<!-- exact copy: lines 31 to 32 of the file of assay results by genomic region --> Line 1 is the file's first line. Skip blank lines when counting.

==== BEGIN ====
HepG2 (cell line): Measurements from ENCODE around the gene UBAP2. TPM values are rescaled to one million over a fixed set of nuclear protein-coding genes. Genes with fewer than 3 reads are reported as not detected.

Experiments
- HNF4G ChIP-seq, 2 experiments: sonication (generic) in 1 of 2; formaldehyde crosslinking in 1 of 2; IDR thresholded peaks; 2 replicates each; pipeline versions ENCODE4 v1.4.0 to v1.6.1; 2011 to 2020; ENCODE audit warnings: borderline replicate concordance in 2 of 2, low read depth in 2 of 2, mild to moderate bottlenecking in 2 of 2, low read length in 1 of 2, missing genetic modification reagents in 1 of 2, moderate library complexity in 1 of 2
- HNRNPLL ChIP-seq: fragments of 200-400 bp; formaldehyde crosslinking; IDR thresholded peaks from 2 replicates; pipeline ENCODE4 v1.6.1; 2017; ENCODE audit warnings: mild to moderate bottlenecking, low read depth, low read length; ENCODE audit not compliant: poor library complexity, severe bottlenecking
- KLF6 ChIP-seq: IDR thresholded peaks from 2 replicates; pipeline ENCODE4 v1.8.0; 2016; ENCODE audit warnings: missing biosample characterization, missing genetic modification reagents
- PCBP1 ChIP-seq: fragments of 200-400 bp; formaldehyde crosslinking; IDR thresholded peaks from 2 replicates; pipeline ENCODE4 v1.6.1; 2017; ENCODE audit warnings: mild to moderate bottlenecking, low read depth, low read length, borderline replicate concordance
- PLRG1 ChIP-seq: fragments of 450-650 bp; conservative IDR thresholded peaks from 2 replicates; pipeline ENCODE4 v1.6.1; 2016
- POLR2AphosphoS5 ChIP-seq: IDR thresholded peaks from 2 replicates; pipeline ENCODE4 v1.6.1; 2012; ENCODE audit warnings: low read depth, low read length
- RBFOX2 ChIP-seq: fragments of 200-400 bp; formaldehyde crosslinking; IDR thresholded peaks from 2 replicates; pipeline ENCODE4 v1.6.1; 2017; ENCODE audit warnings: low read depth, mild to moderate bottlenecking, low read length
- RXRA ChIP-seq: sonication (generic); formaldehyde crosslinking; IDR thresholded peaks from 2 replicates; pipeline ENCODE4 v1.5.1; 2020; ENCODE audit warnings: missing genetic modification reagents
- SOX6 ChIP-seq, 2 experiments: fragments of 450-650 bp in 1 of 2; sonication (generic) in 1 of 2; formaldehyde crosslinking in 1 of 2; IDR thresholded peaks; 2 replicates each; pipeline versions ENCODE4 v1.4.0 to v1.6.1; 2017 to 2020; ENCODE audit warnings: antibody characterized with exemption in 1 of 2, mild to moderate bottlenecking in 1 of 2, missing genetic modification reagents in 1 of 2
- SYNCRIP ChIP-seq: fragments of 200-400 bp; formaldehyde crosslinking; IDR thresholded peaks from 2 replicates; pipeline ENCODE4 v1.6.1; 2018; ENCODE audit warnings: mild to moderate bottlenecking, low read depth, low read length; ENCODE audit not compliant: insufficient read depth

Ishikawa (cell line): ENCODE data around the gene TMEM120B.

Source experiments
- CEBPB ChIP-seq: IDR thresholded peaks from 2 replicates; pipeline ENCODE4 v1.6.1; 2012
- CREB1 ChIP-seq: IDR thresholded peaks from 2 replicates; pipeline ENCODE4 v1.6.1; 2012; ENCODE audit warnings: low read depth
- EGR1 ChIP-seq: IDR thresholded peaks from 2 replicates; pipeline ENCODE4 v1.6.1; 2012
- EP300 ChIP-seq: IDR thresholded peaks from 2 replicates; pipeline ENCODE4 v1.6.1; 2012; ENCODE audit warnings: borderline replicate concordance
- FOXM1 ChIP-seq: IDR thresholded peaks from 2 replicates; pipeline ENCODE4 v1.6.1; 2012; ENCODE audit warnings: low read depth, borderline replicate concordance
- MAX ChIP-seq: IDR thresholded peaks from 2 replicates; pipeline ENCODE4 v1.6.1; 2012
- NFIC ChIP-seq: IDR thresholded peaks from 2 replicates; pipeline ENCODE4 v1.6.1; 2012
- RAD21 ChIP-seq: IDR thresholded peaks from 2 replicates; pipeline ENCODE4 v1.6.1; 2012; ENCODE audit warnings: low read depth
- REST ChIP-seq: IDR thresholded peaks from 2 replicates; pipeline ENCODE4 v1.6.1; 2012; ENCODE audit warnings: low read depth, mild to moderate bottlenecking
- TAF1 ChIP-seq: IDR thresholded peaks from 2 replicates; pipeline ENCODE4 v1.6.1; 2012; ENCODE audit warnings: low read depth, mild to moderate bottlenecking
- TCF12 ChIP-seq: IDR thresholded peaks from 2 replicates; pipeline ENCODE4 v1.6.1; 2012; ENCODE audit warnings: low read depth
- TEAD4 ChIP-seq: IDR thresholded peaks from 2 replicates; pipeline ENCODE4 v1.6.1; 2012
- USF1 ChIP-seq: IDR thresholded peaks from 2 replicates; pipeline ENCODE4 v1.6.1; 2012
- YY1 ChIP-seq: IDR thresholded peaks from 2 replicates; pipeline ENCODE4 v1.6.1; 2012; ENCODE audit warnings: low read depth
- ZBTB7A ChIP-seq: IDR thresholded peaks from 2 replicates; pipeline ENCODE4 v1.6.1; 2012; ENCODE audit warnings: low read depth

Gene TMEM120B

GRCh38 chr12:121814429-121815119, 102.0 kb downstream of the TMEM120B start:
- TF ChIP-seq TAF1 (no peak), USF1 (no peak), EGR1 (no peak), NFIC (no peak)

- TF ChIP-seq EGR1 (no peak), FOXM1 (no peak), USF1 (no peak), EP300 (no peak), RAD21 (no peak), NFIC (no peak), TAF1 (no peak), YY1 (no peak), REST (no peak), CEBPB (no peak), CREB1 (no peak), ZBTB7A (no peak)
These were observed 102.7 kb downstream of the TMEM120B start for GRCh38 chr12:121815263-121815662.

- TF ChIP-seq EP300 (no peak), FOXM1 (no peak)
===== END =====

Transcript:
GRCh38 chr12:121814429-121815119, 102.0 kb downstream of the TMEM120B start:
- TF ChIP-seq TAF1 (no peak), USF1 (no peak), EGR1 (no peak), NFIC (no peak)